Skip to main content

Natural Sequence Farming - using Peter Andrews' methods at Eight Acres

Peter Andrews is an Australian farmer who has worked hard over several decades to observe, experiment with and understand the natural cycles in the Australian landscape.  The focus of his work is the role of plants in controlling the distribution of water and fertility in the landscape.

I read Peter Andrews' books "Back from the Brink" and "Beyond the Brink" a couple of years ago and I decided to read them again recently to refresh my memory.  I'm so glad I did, because I had forgotten so much and I found that some of the things that didn't make sense the first time really clicked into place this time.  There's no way I can summarise all the ideas here, if you are interested in improving the fertility and water-holding capacity of your land, as well as reducing your input costs (fertiliser and irrigation), you really need to read the books carefully yourself.  However, I can summerise the ideas that we are applying on our property.

Farms don't need expensive inputs
Peter has developed a system based on his expectation and experience that farms should be viable without expensive inputs of fertiliser and herbicides.  Interestingly he's not actually pro-organic farming, he just wants to save money.

8 Acres Application: farming on a small scale means that we're not trying to make a profit, just feed ourselves, so of course we'd prefer to use cheap or free inputs (especially as we miss out on all the tax benefits that larger farmers can access).  We also prefer systems that don't use much of our time and labour (spreading fertiliser and spraying weeds is hard work!) and we support organic systems in general, as we want to eat chemical-free food.

Weeds are good
Weeds have deep tap roots compared to grasses, so can bring water and minerals to the surface that would have been out of reach of the grass roots.  This means that weeds are valuable in the landscape and should not be poisoned.  Also more advantages of weeds are described here.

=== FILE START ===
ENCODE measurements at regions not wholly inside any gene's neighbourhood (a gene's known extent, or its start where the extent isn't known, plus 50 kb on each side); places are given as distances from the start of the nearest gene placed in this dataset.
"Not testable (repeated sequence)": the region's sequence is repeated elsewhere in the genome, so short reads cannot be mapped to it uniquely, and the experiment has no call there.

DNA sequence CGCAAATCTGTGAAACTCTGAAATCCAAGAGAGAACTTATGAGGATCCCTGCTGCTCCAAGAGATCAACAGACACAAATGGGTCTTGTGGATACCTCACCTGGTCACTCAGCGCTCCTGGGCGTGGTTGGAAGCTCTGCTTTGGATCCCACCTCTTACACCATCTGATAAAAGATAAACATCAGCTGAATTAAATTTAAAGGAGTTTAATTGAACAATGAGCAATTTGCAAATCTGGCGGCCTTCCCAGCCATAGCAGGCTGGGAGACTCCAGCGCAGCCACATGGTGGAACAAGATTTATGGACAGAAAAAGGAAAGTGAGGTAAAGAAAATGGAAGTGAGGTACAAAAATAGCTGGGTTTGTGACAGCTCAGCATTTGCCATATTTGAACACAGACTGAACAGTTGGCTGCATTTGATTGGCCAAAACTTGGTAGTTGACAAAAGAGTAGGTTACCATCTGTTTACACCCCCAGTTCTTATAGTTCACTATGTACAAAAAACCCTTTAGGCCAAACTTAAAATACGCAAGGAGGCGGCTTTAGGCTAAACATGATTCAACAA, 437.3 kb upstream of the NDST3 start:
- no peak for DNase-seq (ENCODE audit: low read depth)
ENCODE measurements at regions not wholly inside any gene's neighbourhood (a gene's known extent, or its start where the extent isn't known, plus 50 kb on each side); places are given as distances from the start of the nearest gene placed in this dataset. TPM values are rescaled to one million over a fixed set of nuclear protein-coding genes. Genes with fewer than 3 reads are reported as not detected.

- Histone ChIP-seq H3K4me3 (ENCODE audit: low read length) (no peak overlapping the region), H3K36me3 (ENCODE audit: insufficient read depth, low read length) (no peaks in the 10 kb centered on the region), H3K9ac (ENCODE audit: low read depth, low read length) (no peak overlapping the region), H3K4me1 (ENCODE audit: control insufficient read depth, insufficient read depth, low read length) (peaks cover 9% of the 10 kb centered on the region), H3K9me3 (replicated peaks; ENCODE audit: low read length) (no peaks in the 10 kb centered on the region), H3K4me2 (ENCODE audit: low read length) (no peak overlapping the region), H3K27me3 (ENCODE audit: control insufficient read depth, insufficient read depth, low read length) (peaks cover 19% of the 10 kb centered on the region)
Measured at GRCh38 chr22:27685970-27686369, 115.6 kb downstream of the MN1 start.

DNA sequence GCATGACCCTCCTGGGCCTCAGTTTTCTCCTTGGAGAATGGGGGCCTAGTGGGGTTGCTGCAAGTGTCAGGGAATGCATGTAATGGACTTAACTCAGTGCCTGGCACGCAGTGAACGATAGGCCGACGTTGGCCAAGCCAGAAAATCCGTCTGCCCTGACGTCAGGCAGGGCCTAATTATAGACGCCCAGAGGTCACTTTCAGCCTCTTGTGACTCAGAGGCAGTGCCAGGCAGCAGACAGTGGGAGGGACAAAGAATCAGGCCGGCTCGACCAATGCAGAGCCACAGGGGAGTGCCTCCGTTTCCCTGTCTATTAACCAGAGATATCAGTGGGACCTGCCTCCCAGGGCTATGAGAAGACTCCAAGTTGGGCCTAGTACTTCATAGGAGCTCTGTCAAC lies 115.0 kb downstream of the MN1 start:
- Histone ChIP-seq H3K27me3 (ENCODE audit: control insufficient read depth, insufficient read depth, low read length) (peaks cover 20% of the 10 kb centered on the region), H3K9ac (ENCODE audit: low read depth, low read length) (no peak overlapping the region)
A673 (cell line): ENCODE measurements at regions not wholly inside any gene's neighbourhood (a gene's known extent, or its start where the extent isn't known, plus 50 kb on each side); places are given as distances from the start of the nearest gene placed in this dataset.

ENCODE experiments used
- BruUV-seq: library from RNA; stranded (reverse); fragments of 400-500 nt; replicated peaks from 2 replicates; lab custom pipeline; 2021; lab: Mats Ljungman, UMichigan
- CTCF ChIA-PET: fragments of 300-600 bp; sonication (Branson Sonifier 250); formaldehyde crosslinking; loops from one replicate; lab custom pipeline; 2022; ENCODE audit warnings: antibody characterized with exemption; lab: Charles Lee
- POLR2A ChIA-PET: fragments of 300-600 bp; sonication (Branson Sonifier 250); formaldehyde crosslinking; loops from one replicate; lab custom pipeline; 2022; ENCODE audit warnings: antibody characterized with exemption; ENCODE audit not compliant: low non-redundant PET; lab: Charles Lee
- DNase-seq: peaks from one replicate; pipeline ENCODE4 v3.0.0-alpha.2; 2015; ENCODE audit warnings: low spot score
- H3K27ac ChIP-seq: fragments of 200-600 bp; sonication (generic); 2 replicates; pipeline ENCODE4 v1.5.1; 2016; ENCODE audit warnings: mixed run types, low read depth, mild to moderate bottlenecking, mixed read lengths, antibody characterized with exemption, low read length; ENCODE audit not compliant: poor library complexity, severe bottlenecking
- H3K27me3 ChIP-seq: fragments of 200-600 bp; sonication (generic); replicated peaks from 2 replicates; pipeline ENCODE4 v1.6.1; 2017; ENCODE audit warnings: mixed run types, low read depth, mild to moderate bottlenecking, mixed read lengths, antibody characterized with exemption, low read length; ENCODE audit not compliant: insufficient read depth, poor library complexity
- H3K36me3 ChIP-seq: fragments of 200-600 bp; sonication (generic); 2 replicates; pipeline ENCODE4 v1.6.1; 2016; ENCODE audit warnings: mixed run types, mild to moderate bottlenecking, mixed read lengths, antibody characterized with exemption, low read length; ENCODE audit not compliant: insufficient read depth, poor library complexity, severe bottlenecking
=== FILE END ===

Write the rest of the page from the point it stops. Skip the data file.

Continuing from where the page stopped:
8 Acres Application: we do still dig out and control weeds that we believe are detrimental to our cattle (honestly, we have seen them munching on lantana and we'd rather they didn't have the opportunity, this is what we've been doing), however all other weeds are allowed to live and we slash regularly to create weed mulch.  We never use burning to control vegetation on our property.  Obviously this is much easier on a small property than on a larger one, and I suppose that's one of the advantages we have here. On a larger property it would help to use mob-stocking, where cattle trample what they don't eat.

Plants maintain soil pH
Plants alter the soil pH in order to access certain minerals.  If minerals are lacking, the soil will become acidic.  Modifying the soil pH using lime or dolomite will not correct the underlying imbalance so is not a long-term solution.  Its better to let various weeds grow to rebalance the soil minerals.

8 Acres Application: Our soil test revealed that our soil was acidic and required copious amounts of lime and other minerals to correct the deficiencies.  We haven't rushed into spreading around the lime, and I'm glad now that we took our time.  It looks like we're better to focus on improving the fertility in general and letting the plants correct the pH and mineral balance over time.  However, the soil test wasn't a waste of money, this allows us to make sure that we are feeding the cattle mineral supplements for the minerals that they're not getting from the plants in our paddocks.  Eventually the minerals in their manure will contribute to the soil too.

Green surface area is important
Green surface area is the total amount of green in the paddock, including grass, weeds and trees.  Trees can create far greater green surface area than grass for the same land area because they occupy more vertical space.  Green surface area builds the fertility in the soil by dropping leaves that build top soil AND attracting birds and animals (= manure), so the more green surface area the more fertility.  Peter suggests that approximately one third of a farm should be treed, one third cropped and one third grazed.  The trees should be planted on the high ground so that the fertility is transported downhill to the other two thirds by water/gravity.  The thirds don't have to be solid blocks, but can be spread out over the farm.